More Americans than ever approve of marijuana use, highlighting a shift in public opinion as many states move or have moved to legalize the substance.
When asked whether marijuana should be legalized, 58 percent of respondents to a recent Gallup poll said “yes.” That’s compared to just 39 percent who said “no.”
The new wave of support is prompting advocates of marijuana legalization to strike while the iron is hot, using the data to persuade lawmakers that their constituents want them to support legalization reform.
“The majority of Americans now agree that it is time to legalize and regulate,” NORML Communications Director Erik Altieri said in a press release. “The issue can no longer be ignored or sidelined. Legalization is now the mainstream position and supporters of perpetuating our war on marijuana will continue to be further relegated to the fringe.”
The political breakdown showed 65 percent approval among Democrats, with just 35 percent of Republicans favoring legalization. Independents support legalization at 62 percent, up 12 percentage points from last year.
In addition to showing Americans’ highest ever acceptance of marijuana, the poll also marks how rapidly public opinion is changing. In 2001, just 31 percent of Americans were in favor of legalization, according to a Gallup poll.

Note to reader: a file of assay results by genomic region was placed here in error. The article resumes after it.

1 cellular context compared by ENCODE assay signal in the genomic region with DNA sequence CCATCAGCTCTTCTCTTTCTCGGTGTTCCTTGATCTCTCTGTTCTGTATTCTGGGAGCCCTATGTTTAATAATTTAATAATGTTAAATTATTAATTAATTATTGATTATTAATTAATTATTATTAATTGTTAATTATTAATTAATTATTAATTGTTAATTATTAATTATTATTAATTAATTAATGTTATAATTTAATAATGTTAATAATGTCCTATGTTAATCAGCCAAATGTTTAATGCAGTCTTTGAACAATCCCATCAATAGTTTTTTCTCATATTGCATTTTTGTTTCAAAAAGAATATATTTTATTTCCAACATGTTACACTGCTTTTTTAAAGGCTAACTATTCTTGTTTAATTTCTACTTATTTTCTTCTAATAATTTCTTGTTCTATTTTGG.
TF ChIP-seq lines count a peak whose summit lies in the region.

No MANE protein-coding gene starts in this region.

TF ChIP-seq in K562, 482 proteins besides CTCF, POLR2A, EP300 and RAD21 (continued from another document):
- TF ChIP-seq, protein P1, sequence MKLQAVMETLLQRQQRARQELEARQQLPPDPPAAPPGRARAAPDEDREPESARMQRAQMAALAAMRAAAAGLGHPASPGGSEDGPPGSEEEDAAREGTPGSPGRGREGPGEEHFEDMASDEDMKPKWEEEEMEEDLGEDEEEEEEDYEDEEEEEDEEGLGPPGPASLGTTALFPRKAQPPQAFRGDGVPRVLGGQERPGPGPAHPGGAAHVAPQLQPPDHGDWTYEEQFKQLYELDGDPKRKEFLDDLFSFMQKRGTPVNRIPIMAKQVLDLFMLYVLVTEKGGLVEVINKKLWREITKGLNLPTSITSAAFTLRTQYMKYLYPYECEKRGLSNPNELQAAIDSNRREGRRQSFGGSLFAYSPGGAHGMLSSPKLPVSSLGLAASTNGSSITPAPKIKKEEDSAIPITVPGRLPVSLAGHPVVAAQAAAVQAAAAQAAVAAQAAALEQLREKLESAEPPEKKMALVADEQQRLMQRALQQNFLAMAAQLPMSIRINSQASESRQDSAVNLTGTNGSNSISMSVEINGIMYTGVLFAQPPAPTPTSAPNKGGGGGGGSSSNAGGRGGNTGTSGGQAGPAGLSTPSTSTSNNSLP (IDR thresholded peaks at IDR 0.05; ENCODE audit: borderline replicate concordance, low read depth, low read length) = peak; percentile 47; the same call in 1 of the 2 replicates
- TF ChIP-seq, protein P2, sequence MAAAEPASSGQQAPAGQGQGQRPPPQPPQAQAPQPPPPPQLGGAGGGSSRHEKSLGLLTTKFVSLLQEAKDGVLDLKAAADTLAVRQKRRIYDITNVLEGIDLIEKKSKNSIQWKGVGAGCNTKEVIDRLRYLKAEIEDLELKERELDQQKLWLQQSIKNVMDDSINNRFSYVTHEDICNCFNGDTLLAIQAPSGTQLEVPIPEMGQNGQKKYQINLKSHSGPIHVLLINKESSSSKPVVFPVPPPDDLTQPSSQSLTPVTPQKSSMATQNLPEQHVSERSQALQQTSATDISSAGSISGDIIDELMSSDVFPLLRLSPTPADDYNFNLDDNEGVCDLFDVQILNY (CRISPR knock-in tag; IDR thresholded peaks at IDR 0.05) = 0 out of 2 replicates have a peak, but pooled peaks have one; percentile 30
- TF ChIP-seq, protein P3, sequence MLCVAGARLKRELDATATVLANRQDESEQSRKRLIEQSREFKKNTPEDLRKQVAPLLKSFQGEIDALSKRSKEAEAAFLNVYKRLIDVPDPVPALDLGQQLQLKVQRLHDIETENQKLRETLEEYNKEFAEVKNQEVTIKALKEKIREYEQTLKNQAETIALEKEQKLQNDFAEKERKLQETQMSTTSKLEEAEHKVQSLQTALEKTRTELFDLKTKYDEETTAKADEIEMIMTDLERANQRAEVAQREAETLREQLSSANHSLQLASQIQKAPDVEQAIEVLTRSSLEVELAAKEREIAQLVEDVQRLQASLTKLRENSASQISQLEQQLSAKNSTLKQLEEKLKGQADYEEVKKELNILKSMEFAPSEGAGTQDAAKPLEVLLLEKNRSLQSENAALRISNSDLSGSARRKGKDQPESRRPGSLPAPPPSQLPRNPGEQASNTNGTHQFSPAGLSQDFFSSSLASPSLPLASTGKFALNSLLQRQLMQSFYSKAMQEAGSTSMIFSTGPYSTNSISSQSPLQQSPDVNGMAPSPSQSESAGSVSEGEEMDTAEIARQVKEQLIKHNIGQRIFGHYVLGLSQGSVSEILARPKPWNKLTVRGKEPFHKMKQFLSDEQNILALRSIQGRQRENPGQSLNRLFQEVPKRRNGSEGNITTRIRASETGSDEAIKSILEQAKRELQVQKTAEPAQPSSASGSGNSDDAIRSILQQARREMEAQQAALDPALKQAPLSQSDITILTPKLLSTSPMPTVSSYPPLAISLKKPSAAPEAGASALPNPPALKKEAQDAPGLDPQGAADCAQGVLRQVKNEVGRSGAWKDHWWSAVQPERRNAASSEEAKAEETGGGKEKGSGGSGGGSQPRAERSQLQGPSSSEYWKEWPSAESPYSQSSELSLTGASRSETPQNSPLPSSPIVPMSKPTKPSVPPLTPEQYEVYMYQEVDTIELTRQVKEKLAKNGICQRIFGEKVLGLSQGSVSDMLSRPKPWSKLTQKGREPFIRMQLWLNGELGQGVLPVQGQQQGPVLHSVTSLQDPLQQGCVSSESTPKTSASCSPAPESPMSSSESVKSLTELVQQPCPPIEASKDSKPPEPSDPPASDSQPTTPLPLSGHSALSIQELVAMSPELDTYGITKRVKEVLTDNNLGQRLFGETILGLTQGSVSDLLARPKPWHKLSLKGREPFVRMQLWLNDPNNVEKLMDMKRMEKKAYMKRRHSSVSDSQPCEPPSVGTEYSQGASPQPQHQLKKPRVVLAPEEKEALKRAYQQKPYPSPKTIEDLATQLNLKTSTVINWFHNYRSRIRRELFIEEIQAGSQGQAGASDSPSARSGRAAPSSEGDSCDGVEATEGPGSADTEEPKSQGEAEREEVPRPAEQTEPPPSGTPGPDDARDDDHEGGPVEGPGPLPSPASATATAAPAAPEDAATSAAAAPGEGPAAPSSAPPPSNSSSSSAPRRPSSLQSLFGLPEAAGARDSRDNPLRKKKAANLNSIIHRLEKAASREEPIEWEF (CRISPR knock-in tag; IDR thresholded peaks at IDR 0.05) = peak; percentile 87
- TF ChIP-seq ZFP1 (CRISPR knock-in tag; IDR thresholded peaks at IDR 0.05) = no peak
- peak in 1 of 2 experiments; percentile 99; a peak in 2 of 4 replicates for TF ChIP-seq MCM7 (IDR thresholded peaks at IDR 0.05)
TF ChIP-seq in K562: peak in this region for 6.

Gallup first began polling Americans on the question in 1969, when 12 percent of the public favored legalization of marijuana.
Public support grew to 28 percent support in 1977, just six years after President Richard Nixon launched the War on Drugs and included marijuana in the “Schedule One” drug category with heroin and LSD. By 1985, approval had dropped to 23 percent, remaining at roughly that same level for a decade.
It wasn’t until 2001 that the U.S. saw a steady increase in support for legalization, which grew steadily in the years following. From 2010 to 2013, approval ratings took a huge leap, growing from 44 percent to 58 percent, the highest claim seen within a three-year period. According to Gallup, approval since last November has grown another 10 percentage points.
It was during that time citizens in Colorado and Washington voted to legalize marijuana, paving the way for a new discussion in the U.S. on its health benefits and its potential benefits to the American economy and criminal justice system, which has suffered from the high rate of incarcerating nonviolent users of the drug.
“Whatever the reasons for Americans’ greater acceptance of marijuana, it is likely that this momentum will spur further legalization efforts across the United States,” Gallup states in its analysis of the poll. “Advocates of legalizing marijuana say taxing and regulating the drug could be financially beneficial to states and municipalities nationwide.”